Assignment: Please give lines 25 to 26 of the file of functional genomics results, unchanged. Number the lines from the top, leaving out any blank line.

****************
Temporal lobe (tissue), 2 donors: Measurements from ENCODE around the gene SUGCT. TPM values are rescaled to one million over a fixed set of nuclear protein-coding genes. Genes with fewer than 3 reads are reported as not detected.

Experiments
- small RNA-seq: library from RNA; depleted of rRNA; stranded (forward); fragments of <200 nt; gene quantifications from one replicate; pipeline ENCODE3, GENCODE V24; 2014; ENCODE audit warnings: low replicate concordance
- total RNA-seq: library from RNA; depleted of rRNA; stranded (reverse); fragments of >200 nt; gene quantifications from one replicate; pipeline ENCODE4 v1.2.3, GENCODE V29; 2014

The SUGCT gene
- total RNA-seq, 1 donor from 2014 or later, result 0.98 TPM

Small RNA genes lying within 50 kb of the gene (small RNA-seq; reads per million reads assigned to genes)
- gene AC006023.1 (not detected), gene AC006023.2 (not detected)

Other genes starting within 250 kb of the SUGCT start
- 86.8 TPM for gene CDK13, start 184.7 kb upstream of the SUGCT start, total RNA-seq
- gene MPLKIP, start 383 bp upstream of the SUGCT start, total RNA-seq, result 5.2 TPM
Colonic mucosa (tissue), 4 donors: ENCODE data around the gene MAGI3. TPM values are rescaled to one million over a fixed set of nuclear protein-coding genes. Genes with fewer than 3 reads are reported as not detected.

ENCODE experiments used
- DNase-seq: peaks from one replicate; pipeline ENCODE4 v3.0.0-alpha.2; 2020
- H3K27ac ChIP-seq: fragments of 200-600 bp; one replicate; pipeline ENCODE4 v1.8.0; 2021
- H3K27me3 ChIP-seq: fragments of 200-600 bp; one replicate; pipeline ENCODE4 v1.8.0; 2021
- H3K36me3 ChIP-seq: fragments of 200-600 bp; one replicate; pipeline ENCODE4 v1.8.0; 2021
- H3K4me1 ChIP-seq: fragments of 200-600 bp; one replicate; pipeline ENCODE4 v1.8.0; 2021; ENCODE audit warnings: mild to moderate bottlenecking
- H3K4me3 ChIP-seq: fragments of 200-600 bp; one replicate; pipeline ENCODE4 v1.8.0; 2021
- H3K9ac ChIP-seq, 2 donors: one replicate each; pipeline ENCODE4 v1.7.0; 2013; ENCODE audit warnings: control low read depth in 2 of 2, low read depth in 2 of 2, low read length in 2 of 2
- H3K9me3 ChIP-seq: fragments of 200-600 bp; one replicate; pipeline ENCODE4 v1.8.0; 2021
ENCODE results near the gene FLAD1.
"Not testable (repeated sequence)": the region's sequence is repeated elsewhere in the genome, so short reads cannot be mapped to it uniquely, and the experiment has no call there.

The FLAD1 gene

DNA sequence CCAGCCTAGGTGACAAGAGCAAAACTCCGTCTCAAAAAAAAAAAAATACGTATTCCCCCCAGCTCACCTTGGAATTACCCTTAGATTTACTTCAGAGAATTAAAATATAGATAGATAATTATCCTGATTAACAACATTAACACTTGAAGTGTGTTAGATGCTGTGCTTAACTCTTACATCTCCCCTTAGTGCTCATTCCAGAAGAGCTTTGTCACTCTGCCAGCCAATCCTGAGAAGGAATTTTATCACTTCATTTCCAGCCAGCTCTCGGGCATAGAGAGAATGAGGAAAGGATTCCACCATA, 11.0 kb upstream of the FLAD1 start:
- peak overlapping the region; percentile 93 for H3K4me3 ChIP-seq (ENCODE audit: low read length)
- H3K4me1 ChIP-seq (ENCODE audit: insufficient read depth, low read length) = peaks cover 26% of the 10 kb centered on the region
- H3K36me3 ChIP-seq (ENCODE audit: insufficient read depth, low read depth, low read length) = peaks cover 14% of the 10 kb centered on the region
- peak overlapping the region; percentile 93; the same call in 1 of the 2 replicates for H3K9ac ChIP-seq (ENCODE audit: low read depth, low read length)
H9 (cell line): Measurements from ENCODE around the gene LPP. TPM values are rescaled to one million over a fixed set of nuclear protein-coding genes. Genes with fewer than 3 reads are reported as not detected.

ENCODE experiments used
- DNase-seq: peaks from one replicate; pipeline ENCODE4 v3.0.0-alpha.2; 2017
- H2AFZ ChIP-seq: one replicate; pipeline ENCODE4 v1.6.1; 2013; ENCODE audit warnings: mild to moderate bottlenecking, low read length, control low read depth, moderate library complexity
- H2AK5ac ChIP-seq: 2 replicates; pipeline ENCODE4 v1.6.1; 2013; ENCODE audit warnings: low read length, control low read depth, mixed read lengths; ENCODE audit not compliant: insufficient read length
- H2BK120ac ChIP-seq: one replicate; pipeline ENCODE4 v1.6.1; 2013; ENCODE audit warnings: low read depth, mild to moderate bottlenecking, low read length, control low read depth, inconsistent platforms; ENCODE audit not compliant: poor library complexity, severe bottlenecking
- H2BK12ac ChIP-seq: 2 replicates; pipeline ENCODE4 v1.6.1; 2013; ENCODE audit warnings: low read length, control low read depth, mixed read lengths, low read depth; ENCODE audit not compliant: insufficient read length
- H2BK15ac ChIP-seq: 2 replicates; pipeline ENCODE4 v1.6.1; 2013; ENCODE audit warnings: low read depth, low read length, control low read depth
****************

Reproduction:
DNA sequence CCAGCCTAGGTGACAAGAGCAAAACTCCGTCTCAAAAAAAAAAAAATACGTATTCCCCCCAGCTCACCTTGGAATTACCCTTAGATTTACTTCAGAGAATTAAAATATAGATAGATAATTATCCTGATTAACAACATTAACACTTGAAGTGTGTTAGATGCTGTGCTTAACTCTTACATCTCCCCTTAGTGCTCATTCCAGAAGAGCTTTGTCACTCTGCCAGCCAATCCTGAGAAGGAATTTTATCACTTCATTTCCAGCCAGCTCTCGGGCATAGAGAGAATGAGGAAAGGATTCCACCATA, 11.0 kb upstream of the FLAD1 start:
- peak overlapping the region; percentile 93 for H3K4me3 ChIP-seq (ENCODE audit: low read length)